Finding a Connection to the Land: An interview with Dewey Gallegos – Community Leader and Bike Enthusiast

Dewey Gallegos is a Laramie, Wyoming native, community leader, bike enthusiast, and owner of the Laramie local bike shop, the Pedal House. Latino Outdoors was excited for the opportunity to interview with him to learn more about his connection to land and Chicano heritage.

  1. Tell us your story, what is your connection to the land?

How could someone that has been born and raised in Laramie, Wyoming not be connected to the land. I was young when we didn’t have the technologies we have today so it was a lot easier to be enticed by the wild things creeping and crawling in the woods. My mother, Gloria, was a single mother for a while, and I think that gave me a little freedom to move around and explore the outdoors. Luckily, we lived two blocks from the river so I spent a great deal of time there with my Uncle David and his friends. They were older, all former boy scouts, and basically my heroes. We played with bb guns and bows and arrows. I remember being something of an outsider because whenever we played “cowboys and Indians”, I wanted to be Clint Eastwood and all of my friends wanted to be the Indians. I didn’t learn until later that we were more Native than Mexican. That actually impacted my desire to be outside more when I found out about my ancestry, and for a while I did the thing s that I thought a Native would do outside. Collected rocks, or sage, or something. I just wanted to be connected to something, like most people I guess. I really didn’t find my own personal connection to the land until I started riding my bike. And I don’t mean riding my bike like my friends, like 12 year olds who didn’t have drivers license’s yet. I found out, around 17 years of age, that I was an introvert who liked to spend lots of time on my own. I would ride around all day, and sometimes, all night on a stolen mountain bike my friend Miguel and I called affectionately, The Black Bike. For point of clarity, I didn’t steal the bike. I am not innocent, I knew the bike was stolen, but I rode it anyway. This bike opened a door for me. Some friends and I went camping, and Miguel and I brought bikes. I found some single track, over near Devil’s Playground, and I was hooked. I had a new love, a love that I still feel today, so I guess I would say that my connection to the outdoors has always been intensified by my relationship with my bike.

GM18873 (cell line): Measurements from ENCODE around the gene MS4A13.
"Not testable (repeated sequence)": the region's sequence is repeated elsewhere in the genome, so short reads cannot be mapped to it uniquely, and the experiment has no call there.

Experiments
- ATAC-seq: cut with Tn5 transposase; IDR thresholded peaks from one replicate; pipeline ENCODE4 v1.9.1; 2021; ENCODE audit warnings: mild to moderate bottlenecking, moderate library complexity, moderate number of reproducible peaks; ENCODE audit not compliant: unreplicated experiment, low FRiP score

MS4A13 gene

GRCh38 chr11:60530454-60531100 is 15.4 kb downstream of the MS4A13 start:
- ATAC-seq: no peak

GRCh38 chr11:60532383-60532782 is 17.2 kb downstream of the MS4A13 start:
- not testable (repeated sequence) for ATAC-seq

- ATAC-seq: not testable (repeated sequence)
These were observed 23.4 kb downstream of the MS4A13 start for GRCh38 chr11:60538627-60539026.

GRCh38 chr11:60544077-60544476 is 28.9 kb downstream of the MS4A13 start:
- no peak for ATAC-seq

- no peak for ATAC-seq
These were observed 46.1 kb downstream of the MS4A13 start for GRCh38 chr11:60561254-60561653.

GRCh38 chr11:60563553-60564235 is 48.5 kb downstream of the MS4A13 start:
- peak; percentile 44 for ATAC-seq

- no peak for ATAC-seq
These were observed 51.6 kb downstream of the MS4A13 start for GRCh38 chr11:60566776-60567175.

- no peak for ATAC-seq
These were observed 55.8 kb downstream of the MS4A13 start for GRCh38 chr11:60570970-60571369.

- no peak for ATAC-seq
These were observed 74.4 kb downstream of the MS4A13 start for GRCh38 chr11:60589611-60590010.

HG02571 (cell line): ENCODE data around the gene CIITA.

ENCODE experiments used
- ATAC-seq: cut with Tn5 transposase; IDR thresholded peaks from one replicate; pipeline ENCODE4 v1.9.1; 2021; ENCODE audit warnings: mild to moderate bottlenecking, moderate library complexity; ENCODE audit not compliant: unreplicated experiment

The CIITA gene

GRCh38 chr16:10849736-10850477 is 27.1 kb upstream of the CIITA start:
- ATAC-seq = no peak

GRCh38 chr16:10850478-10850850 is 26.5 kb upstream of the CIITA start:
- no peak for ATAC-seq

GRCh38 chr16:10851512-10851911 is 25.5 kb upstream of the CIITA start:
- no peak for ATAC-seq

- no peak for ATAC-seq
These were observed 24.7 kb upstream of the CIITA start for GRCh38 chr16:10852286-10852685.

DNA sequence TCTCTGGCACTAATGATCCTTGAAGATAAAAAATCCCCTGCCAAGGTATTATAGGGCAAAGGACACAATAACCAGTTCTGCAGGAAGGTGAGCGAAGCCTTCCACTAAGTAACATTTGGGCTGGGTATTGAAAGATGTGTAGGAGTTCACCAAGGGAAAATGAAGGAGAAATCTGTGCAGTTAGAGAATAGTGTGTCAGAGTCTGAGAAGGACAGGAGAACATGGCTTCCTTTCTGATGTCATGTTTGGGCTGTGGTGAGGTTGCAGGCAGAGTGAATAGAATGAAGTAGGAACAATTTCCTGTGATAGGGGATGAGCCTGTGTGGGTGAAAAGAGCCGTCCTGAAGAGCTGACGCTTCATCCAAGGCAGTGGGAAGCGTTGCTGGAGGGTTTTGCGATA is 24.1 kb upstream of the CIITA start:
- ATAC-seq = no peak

Cowboy Dewey

  1. How is this connection understood or misunderstood in your community?